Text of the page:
Wednesday, September 30, 2015


The clerk smiled. “Just sign here, here, here, and here.”

Ed looked at Edna. “Holy cow. We just want library cards.”

The library clerk remained pleasant. “Oh, I forgot this one. Please sign here too.”

Ed became even more frustrated as he glanced over the documents. Library Policies. Security Regulations. Checkout Procedures. Overdue Charges. Reference Guidelines. Computer Use.

Edna watched as Ed tried to remain calm. Suddenly he gathered up the documents and stepped away. 

The clerk looked puzzled. “Don’t you want your library cards?”

Ed held up the documents. “No need. We’ve got plenty of reading material right here.”

Saturday, September 26, 2015

Early Adopter

Ed eagerly clicked on the link. He salivated as the spinning wheel signaled download progress. The beta version of future smartphone operating system 892xx4L would separate him from pedestrian users in the general public, he thought.

Minutes later several error messages flashed on the screen. Suddenly, his phone went dead. 

Ed tried to reboot . . . . Nothing. He tried to revert to the previous operating system . . . . No luck. 

He sat, totally panicked.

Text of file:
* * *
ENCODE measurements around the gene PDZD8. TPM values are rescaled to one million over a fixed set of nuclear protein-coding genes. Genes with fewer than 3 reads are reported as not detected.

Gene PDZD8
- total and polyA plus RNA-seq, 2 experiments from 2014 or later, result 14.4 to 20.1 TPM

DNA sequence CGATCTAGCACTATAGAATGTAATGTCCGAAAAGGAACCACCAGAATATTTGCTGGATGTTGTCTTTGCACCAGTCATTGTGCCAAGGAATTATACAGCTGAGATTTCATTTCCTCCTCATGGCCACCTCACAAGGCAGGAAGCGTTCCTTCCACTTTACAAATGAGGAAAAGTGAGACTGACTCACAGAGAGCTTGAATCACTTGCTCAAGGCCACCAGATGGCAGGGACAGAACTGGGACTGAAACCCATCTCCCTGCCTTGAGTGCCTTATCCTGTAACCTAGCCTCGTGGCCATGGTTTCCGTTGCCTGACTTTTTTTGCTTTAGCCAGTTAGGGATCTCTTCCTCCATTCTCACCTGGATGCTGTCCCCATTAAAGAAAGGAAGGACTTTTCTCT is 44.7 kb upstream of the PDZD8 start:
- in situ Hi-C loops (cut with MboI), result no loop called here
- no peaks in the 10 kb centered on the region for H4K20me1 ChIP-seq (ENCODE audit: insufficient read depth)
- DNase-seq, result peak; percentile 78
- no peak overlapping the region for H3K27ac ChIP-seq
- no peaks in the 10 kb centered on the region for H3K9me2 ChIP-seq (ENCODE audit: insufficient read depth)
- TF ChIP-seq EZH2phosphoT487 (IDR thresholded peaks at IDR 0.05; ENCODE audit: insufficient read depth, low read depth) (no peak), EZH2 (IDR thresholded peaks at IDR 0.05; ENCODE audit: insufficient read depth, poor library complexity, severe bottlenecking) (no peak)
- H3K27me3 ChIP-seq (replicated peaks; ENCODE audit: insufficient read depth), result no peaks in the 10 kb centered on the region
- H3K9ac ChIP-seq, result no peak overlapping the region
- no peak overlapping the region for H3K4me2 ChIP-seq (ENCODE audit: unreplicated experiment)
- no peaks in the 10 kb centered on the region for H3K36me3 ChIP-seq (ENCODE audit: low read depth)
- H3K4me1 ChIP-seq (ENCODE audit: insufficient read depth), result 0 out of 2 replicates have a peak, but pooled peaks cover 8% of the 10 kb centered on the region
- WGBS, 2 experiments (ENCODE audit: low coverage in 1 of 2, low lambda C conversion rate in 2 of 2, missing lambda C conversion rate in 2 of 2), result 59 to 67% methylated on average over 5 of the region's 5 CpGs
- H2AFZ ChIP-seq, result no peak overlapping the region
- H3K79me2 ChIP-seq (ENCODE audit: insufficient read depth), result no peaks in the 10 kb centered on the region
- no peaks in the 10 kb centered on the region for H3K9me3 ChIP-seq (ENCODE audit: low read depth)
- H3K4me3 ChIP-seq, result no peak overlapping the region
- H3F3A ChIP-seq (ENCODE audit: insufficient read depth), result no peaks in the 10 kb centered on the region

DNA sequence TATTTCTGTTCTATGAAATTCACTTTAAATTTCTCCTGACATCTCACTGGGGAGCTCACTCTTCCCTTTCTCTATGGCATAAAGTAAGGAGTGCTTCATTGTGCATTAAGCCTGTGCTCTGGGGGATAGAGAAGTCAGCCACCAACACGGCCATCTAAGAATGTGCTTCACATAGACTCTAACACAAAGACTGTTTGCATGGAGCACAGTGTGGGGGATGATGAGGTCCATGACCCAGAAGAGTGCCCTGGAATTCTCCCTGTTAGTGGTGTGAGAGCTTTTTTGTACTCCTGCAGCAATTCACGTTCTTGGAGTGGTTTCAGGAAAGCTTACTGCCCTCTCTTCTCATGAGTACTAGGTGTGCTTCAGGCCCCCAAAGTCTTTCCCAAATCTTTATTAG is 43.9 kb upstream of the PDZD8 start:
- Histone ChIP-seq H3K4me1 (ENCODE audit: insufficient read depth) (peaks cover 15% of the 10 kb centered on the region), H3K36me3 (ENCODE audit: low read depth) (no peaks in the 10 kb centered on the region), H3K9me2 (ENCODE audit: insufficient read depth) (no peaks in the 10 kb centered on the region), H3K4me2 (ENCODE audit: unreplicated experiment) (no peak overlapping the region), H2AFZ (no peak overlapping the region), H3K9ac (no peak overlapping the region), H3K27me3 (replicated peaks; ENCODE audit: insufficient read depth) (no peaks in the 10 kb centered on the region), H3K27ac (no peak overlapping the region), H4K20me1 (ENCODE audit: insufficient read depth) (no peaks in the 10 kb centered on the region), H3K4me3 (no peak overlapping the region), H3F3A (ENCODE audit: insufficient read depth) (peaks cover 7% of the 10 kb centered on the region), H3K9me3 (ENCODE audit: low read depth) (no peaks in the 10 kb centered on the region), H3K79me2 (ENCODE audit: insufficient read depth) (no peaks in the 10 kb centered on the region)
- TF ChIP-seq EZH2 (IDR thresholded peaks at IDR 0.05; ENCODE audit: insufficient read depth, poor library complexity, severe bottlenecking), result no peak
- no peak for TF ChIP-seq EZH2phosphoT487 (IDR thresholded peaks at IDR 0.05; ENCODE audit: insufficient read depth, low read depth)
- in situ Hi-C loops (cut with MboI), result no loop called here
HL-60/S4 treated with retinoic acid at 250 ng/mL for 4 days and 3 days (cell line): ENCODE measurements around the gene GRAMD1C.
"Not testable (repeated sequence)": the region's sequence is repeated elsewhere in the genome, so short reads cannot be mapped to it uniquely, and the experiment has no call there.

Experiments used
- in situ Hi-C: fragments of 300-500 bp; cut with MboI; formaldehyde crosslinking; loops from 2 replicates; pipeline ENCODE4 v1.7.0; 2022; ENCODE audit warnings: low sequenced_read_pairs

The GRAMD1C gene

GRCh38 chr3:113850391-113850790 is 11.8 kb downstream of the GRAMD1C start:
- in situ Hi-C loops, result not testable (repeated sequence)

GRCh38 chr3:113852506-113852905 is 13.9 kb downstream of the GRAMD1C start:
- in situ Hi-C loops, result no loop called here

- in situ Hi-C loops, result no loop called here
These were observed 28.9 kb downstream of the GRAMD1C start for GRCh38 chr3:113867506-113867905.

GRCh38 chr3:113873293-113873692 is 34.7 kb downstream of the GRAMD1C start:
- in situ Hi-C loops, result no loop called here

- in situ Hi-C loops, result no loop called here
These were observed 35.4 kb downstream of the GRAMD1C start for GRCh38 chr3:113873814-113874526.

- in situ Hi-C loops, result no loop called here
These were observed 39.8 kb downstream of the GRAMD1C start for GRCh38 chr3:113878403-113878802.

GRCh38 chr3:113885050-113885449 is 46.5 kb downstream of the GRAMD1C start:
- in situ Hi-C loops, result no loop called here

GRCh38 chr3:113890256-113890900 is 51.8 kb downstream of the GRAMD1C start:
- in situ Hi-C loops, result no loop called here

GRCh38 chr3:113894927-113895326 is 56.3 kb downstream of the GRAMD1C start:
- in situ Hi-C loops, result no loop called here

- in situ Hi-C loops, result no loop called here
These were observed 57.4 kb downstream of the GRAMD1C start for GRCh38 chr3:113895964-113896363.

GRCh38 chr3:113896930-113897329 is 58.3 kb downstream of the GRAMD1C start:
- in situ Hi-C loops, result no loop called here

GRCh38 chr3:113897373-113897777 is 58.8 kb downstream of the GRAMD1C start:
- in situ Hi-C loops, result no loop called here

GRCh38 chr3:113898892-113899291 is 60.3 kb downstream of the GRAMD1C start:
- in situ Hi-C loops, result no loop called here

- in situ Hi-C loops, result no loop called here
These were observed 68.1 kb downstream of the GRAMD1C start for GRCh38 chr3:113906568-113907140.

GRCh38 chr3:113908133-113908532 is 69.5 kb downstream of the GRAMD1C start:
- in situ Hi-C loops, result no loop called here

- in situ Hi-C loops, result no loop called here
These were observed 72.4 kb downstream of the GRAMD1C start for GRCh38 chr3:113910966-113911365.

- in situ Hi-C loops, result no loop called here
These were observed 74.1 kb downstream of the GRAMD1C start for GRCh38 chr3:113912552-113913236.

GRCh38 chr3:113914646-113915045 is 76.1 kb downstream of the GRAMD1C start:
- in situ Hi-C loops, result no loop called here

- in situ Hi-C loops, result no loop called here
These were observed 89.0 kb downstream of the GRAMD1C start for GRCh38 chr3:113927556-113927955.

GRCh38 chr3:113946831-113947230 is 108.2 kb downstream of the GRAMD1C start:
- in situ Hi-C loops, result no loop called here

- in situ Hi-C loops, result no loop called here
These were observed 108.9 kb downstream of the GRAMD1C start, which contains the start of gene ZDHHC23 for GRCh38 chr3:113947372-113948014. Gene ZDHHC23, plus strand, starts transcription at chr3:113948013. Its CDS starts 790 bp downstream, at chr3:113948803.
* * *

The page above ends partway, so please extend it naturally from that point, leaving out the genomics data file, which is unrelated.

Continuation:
Edna looked on but didn’t speak. She had warned him about being on the bleeding edge rather than the cutting edge of technology.

“Never, ever again,” Ed firmly declared.

This 99-word story is my contribution to the September 23 Carrot Ranch Flash Fiction Challenge to "declare an intention in a story."

Wednesday, September 23, 2015

The Candidate

Ed and Edna walked to the rear of the hotel to avoid the boisterous crowd out front. They didn’t realize a famous political candidate would be in town when they made their dinner reservation.

Suddenly two men dressed in black accompanied the candidate out to a waiting car in the back. The candidate never looked up, slightly brushing Ed’s shoulder as he hurried past. Edna feared they were going to be trampled.

Back home after dinner they watched a TV news snippet of the candidate’s visit.

Man of the People for the People, read the gigantic sign behind the podium.

Sunday, September 20, 2015

The Game

Ed was in heaven. The game of the year blasted on the big screen, sound system blaring. The frenzy seemed to leap through the TV into Ed’s living room. It doesn’t get any better than this, he thought.

Above the TV noise, a familiar sound was heard. The garage door movement meant Edna was returning from the grocery store loaded with the week’s supplies.

“This is going to be real interesting,” the TV announcer said, as though aware of Ed’s potential predicament. 

Ed laughed, then immediately went out to unload the groceries for Edna — because that’s what you do.

This 99-word story is my contribution to the September 16 Carrot Ranch Flash Fiction Challenge to "write a love story."

Wednesday, September 16, 2015

Hurricane Ed

“Hurricane Ed is forming in the Caribbean and looks to threaten the Southeast U.S.,” the weatherman reported.  “This could develop into a Category 4 storm.”

“Powerful storm,” Ed said, trying to balance concern for those affected with the intrigue of his name being associated with such a macho weather event.